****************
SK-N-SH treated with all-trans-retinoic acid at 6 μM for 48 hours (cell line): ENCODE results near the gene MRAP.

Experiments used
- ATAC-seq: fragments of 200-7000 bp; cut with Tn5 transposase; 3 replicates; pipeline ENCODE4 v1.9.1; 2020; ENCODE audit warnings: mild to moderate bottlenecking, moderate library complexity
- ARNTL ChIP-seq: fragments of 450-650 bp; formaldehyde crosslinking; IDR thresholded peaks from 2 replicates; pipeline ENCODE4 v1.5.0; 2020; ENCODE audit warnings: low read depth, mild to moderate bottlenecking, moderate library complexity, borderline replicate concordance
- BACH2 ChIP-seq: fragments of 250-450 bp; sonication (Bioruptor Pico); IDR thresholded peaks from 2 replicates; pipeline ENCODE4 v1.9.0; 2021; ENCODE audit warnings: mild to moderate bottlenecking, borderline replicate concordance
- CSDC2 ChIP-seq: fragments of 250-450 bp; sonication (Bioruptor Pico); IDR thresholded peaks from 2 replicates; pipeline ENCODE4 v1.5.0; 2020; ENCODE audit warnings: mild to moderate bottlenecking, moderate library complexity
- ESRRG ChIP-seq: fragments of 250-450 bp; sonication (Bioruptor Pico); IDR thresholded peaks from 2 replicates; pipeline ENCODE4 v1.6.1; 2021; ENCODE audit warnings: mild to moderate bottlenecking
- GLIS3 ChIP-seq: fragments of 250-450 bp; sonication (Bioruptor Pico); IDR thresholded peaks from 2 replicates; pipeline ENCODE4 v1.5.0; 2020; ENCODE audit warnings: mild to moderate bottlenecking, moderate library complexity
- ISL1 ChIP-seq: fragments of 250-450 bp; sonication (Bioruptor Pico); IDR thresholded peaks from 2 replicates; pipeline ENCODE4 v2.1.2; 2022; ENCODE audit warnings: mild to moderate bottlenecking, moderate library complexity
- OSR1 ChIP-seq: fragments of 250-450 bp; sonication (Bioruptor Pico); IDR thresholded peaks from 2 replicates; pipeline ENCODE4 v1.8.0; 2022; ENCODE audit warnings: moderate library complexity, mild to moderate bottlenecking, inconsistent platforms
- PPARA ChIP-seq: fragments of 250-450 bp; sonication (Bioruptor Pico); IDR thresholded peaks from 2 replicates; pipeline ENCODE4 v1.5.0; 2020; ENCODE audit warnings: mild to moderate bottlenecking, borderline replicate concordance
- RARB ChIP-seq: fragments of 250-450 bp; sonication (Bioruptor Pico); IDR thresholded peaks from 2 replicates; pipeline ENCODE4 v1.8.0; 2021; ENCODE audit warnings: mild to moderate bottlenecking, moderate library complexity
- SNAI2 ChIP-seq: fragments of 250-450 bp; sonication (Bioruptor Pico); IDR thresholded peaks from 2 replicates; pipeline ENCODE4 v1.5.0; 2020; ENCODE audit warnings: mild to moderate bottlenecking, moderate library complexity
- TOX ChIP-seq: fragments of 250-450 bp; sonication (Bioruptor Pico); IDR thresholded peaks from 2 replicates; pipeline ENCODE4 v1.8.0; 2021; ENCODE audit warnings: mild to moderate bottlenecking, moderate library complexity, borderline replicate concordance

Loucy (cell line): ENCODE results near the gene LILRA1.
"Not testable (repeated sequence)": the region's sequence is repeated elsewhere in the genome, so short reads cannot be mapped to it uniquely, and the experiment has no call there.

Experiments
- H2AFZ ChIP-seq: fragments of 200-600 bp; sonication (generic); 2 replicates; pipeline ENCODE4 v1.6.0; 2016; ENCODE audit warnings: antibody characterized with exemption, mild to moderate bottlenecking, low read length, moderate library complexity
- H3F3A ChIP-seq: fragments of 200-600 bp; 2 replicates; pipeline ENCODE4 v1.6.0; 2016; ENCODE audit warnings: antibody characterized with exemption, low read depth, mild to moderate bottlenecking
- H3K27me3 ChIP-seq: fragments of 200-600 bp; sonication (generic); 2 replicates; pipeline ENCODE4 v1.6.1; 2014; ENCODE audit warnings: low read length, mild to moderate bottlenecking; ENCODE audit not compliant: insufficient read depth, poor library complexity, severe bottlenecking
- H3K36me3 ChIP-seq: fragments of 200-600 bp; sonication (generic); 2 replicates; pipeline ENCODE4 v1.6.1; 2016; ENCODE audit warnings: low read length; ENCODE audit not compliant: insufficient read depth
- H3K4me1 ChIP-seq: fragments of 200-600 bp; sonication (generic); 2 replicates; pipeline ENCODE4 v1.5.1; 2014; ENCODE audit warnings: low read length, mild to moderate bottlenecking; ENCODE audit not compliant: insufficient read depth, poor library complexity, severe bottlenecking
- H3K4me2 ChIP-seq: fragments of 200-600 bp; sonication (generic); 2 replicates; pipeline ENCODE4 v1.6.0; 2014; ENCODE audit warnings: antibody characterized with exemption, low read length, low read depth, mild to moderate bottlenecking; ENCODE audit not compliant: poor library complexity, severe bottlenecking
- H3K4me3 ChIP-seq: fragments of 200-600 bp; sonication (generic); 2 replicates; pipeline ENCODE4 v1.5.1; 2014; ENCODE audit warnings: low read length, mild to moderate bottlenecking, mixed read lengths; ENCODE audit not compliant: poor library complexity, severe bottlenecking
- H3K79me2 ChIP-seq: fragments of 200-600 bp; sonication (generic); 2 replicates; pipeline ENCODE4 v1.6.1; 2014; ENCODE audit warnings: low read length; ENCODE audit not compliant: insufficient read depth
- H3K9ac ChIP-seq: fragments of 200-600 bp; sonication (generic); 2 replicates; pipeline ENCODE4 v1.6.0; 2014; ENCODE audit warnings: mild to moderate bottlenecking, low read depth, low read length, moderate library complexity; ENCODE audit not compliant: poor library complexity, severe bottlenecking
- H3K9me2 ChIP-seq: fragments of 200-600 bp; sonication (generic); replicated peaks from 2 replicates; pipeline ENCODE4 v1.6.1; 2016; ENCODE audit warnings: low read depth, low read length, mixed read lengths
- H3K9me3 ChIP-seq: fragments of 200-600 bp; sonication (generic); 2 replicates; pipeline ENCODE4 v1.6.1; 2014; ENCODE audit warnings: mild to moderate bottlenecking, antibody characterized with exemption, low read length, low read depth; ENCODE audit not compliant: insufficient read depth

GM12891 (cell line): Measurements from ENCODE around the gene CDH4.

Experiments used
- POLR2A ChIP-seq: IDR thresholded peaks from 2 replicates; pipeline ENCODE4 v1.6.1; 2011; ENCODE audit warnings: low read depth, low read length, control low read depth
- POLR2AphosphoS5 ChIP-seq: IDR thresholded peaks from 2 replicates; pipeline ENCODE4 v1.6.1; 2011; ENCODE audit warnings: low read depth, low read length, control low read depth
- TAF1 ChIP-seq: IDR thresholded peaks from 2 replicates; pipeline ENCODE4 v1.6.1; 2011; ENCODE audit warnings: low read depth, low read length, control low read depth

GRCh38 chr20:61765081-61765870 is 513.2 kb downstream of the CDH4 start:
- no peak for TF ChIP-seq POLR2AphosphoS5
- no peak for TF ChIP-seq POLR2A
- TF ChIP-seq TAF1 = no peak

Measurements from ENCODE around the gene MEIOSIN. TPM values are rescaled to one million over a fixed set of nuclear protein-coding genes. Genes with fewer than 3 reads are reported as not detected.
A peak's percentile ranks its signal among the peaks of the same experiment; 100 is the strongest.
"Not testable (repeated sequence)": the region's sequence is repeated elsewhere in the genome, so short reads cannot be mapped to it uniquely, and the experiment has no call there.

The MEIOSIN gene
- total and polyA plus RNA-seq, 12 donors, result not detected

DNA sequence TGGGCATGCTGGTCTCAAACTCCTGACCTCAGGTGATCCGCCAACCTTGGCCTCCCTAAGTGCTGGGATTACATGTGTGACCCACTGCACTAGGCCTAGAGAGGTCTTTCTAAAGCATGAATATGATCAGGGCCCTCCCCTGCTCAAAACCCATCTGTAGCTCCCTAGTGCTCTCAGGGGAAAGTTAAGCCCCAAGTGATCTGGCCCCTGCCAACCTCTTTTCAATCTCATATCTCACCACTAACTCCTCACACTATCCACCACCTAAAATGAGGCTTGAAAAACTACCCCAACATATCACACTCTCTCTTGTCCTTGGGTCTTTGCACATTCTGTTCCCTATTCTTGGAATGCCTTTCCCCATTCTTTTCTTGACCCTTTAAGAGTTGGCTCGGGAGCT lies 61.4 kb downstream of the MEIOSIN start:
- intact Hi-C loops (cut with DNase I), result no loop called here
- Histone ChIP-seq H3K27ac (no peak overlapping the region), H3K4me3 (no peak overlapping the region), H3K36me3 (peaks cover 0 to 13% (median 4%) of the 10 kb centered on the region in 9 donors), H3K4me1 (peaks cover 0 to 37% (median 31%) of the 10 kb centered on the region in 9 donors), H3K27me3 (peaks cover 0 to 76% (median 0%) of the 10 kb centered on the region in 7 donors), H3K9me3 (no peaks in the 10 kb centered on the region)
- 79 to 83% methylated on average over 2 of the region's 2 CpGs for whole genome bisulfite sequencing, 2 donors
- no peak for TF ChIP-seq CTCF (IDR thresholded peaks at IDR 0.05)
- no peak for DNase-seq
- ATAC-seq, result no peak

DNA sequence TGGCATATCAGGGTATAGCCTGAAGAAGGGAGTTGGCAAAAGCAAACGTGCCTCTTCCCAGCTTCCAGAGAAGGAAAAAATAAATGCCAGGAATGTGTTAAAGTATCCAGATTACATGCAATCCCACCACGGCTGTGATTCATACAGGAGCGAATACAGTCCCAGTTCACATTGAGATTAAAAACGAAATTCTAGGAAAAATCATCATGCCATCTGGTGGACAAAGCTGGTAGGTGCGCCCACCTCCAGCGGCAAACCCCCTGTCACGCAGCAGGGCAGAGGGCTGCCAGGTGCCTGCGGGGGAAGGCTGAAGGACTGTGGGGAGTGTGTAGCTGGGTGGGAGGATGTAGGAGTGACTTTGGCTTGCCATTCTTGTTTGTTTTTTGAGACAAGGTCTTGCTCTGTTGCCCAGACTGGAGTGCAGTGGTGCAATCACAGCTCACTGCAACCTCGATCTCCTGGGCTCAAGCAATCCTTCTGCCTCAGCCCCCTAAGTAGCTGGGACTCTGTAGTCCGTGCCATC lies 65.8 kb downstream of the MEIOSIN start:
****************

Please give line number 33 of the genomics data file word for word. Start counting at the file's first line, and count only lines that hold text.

- TAF1 ChIP-seq: IDR thresholded peaks from 2 replicates; pipeline ENCODE4 v1.6.1; 2011; ENCODE audit warnings: low read depth, low read length, control low read depth